Ginnie Springs, Part 01: Introduction

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Ginnie Springs, photographed in Gilchrist county, Florida (12-13 April 2014).

This past weekend, the weekend of April 12th and 13th, 2014, I bolted northwest to Ginnie Springs Park in Gilchrist county, Florida for a weekend group campout. An old friend of mine (my first true friend from childhood, actually) co-sponsors an annual Tiki Luau – often at Ginnie Springs. This year, I jumped into the fray, and I’m glad I did.

Ginnie Springs is actually a privately owned park. Because of this, the Ginnie grounds are notably different than county, state, and federal parks. It’s much looser, so to speak. There were more than a few groups of college kids, for example, partying quite hard throughout the campgrounds. Lots of music rustling through the trees, lots of Dionysian celebrations beneath the Spanish moss. As for myself, well… I remained sober throughout the weekend. I had other plans in mind — plans involving frogs and my Nikon.

Truly, though there was still far more noise, hustle, and bustle than I tend to prefer in park settings, Ginnie proved itself to be a damn good time in seeing old friends, meeting new ones, and finding some excellent habitats and organisms. It may not be the best place to go if you want some peace and quiet and to get away from it all, but it is still a fun place to go to swim, hike, and see some of what North Florida has to offer. This post and the series that follows will chronicle the weekend’s bountiful ecological offerings.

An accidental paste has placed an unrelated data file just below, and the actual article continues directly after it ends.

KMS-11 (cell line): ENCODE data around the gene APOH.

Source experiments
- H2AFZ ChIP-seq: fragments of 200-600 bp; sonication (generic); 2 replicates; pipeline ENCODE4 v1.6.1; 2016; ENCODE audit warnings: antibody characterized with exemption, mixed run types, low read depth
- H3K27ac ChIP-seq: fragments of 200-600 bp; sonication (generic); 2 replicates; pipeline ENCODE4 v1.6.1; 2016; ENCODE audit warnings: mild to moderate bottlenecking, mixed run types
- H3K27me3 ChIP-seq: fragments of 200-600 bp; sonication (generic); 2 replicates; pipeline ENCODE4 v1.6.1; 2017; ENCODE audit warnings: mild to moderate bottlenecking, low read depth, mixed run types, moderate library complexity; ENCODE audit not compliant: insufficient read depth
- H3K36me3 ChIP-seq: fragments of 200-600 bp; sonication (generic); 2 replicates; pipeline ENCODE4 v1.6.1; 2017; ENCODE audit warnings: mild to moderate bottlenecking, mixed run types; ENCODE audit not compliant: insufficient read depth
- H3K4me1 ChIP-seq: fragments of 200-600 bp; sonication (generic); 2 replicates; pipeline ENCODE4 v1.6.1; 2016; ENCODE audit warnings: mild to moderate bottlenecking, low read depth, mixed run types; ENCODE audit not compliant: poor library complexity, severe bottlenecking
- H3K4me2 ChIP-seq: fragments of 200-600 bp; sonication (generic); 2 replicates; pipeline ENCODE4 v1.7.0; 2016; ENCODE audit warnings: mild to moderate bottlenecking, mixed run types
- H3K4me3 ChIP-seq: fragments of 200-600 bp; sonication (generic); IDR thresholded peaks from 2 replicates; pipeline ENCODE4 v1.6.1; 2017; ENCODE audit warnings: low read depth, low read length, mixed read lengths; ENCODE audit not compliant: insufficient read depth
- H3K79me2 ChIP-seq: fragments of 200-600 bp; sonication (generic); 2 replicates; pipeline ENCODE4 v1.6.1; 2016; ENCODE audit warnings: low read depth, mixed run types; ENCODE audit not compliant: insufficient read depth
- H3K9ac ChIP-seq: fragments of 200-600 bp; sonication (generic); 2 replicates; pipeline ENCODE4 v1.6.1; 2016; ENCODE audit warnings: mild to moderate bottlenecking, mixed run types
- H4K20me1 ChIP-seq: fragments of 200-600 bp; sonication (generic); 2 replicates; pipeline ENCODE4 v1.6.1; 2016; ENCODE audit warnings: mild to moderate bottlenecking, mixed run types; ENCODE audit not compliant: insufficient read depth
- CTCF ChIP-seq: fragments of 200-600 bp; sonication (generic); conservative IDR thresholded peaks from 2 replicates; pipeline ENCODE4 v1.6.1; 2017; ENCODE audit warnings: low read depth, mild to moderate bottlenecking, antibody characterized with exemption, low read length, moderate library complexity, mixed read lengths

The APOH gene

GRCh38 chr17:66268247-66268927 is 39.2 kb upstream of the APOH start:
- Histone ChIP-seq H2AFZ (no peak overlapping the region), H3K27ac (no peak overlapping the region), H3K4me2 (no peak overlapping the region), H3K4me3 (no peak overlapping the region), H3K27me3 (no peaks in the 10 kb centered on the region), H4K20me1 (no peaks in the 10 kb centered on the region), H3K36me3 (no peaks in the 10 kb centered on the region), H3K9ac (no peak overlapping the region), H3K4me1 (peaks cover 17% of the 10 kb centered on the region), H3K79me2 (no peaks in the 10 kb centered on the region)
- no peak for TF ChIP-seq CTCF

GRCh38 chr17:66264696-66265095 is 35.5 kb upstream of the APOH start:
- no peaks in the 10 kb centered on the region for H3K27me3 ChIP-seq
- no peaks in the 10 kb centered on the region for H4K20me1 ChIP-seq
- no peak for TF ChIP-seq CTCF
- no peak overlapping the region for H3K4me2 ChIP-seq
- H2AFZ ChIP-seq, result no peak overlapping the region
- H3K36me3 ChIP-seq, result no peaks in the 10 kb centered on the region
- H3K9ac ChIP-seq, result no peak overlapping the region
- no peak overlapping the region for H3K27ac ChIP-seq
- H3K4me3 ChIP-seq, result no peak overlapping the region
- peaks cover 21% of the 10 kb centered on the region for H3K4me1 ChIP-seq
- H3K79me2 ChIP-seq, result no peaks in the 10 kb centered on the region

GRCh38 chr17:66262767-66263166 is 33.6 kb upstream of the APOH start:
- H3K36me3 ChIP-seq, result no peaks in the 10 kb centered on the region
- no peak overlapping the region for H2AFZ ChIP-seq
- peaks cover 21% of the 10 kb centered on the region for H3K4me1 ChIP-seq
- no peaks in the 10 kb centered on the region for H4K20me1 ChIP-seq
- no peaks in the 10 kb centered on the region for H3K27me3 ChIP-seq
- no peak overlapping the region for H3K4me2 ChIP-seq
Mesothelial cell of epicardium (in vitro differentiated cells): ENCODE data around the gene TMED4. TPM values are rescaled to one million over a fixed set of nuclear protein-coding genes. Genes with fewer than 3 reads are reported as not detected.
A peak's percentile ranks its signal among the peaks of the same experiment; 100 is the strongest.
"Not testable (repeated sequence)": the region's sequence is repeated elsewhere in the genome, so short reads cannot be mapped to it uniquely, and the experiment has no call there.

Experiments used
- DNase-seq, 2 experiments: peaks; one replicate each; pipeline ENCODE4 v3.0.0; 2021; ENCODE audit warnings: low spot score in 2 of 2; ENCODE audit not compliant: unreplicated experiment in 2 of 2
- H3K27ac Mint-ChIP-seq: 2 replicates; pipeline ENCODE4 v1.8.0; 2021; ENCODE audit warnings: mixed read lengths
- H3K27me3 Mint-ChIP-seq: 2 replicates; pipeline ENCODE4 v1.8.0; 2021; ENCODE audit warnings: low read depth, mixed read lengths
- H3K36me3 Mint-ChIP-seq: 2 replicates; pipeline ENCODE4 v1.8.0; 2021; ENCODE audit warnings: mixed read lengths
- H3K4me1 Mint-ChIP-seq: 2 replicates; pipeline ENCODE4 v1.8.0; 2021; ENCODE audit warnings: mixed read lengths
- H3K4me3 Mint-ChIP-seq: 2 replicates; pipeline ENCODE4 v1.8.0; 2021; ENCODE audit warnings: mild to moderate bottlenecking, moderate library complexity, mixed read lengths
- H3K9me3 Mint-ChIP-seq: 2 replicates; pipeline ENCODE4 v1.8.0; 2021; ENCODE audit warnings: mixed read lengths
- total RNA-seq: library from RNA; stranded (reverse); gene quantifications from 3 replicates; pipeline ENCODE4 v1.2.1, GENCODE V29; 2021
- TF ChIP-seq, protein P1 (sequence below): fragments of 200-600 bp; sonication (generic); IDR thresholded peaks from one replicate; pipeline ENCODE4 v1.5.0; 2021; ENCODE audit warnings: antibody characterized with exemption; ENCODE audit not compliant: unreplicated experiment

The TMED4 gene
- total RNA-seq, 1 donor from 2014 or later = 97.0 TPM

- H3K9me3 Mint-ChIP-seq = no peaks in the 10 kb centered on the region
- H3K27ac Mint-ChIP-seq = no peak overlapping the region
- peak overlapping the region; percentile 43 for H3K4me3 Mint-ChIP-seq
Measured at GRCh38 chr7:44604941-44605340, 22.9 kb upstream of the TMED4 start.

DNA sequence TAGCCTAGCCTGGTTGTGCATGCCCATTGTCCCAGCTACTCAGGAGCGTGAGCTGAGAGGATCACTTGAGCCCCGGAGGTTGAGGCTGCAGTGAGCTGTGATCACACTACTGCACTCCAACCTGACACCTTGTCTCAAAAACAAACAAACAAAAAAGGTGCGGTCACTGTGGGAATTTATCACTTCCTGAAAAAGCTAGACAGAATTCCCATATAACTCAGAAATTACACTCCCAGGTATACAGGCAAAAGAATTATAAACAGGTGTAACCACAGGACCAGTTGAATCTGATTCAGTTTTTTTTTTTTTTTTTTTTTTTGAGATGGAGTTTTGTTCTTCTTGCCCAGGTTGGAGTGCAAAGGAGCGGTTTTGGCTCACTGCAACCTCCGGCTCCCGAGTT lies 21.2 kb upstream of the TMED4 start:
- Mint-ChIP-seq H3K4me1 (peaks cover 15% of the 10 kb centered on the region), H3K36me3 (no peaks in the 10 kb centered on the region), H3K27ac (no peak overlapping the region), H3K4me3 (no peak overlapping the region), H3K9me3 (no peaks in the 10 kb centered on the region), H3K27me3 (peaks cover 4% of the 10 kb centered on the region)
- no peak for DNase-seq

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Ginnie Springs is situated on the southern shore of the Santa Fe River in Gilchrist county (west of High Springs and northwest of Gainesville). The park actually consists of a number of springs, Ginnie Spring being only one of seven. The most notable springs include (from west to east, heading upstream) Deer Spring, Twin Spring, Dogwood Spring, Ginnie Spring, and finally the Devil Spring System. The area is famous for the cavernous labyrinth of tunnels beneath the ground. Hordes of scuba divers come here to explore the intricate and vast aquatic cave system delivering 72-degree water to the surface. On land, there are about 200 acres of ground to explore — covering a variety of habitats.